Here the spectroscopy research done by non-professional astronomers helped uncover never-before-measured variations in the composition of the unknown object that eclipses the primary every 27 years.

Basic spectroscopy involves nothing more than a simple dispersion element added in front of a camera.

One easy-to-use example is a product called Star Analyser, which is available as a 1.25-inch filter costing around £200.

This fits in front of a camera and produces a spectrum for analysis using specialist software such as RSpec.

The beauty of this system is that it can be used with a wide variety of cameras, including readily available DSLRs.

The important thing to get right with spectroscopy is calibrating the results so they are not skewed by the equipment or conditions.

This is where choosing the right analytical software becomes very important.

For advanced analysis, instruments with greater spectral resolution such as the ES0002-Lhires III, a high-resolution spectroscope from Shelyak Instruments, can be used.

However, these devices will typically require a much higher investment.

Graph based on the spectrum of the star Deneb (Alpha (a) Cygni). Credit: Pete Lawrence
Graph based on the spectrum of the star Deneb (Alpha (a) Cygni). Credit: Pete Lawrence

Supernova hunting

Supernovae are energetic outbursts associated with the death of certain stars. Only three have ever been observed in our own Galaxy, the last being in 1604.

Most are detected in external galaxies. Even here, their occurrence is infrequent and the best way to detect them is by supernova patrols that systematically image a sequence of selected galaxies.

The images taken are compared to the ‘normal’ view of the galaxies in the hope that a supernova appears as an extra star.

Should a supernova be detected, analysis of its light curve will, if done accurately, provide important information that allows the supernova type to be determined.

Supernovae in our own Galaxy – like the one that produced the Crab Nebula, M1 (above) – are rare. The last was Kepler’s Supernova in 1604. Credit: Pete Lawrence
Supernovae in our own Galaxy – like the one that produced the Crab Nebula, M1 (above) – are rare. The last was Kepler’s Supernova in 1604. Credit: Pete Lawrence

There are various kinds of supernova, each having characteristic light curves that reveal the nature of the system that has exploded.

Once identified, the application of photometric analysis on a supernova will provide a lot of useful information about what actually happened.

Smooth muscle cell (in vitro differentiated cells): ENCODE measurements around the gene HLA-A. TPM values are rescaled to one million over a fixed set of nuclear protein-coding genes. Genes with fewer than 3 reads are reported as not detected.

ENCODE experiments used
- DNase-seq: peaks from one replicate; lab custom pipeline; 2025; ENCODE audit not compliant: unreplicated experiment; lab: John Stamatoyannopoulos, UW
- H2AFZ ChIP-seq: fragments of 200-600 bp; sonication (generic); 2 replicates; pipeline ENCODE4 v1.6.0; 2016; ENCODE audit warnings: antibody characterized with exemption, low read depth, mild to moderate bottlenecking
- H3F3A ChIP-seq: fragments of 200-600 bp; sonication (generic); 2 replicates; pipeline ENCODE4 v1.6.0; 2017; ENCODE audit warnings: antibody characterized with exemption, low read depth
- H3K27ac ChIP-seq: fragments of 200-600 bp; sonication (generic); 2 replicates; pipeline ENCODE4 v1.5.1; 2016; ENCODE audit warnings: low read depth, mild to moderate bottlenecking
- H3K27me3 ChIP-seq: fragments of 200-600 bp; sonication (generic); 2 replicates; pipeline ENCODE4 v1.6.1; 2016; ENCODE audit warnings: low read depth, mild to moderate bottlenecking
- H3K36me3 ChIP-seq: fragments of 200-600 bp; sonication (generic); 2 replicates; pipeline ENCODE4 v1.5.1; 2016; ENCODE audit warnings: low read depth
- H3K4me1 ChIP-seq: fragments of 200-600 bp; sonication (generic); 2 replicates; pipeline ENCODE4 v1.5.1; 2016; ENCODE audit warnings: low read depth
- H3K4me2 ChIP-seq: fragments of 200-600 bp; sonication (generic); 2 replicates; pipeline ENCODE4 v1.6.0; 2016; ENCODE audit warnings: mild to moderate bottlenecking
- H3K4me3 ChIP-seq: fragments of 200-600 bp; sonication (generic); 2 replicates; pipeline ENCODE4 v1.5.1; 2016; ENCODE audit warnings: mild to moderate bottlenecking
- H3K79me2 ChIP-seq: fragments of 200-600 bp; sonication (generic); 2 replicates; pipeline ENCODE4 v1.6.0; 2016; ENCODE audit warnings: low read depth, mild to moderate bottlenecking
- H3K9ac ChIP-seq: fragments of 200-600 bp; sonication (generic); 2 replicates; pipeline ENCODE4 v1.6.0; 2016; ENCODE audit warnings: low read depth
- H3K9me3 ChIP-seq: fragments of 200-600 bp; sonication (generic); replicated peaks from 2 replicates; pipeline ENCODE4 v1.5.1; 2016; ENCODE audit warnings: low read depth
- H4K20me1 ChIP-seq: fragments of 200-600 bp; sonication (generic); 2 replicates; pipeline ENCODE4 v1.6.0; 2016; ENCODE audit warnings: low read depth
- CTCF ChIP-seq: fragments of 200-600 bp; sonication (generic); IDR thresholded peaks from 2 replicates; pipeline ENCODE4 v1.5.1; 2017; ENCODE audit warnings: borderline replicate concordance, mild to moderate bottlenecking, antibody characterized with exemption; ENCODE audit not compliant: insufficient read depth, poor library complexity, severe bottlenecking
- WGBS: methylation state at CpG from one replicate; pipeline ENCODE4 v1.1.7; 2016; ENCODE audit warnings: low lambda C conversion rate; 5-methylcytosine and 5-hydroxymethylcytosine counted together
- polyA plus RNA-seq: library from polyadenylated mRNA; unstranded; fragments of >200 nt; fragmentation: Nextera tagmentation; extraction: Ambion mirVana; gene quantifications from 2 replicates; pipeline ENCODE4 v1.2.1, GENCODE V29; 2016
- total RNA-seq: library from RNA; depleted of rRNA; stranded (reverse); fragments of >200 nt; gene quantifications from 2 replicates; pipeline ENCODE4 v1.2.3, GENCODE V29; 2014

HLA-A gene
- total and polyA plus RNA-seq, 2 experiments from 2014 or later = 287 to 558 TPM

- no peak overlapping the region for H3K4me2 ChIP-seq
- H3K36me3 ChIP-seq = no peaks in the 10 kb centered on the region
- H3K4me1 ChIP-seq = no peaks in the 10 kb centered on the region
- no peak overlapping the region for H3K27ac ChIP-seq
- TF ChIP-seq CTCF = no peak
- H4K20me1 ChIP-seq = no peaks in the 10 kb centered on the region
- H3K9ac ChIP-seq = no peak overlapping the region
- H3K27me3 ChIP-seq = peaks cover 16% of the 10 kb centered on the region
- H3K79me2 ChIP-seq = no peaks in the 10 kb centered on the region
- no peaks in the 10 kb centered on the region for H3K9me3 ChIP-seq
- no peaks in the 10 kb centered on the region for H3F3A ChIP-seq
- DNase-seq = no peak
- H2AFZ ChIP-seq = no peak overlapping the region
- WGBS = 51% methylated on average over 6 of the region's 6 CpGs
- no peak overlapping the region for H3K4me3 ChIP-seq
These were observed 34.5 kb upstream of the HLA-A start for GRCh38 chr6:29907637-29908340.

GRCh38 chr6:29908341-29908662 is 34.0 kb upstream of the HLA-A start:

A Type Ia supernova is thought to occur when a white dwarf star in a binary system accretes enough material from its companion to collapse.

Some speculate that the accretion may be insufficient for total collapse, instead causing carbon fusion within the star’s core.

A non-standard Type Ia supernova describes the coalescence of two white dwarfs creating enough mass for collapse to occur.

Type II supernovae occur when a massive star runs out of fuel. The core is unable to support the star’s outer layers and collapse occurs, resulting in the star blowing itself apart.

Further variations exist, making it extremely important to use accurate photometry to ‘document’ the profile of the supernova’s light curve and so determine its type.

Using photometry to reveal the distinctive light curve of a supernova will allow you to identify the type of system that has died. Credit: Pete Lawrence
Using photometry to reveal the distinctive light curve of a supernova will allow you to identify the type of system that has died. Credit: Pete Lawrence

Contributing to supernova science doesn’t necessarily involve a heavy investment in time or equipment.

The Zooniverse website, for example, lets you check bulk collected galaxy images from
the Pan-STARRS1 survey system without even owning a telescope.

Visit www.zooniverse.org/projects/dwright04/supernova-hunters and see how you can contribute to this important area of astronomical science.

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Pete Lawrence is an experienced astrophotographer and a co-host of The Sky at Night. This article originally appeared in the February 2019 issue of BBC Sky at Night Magazine.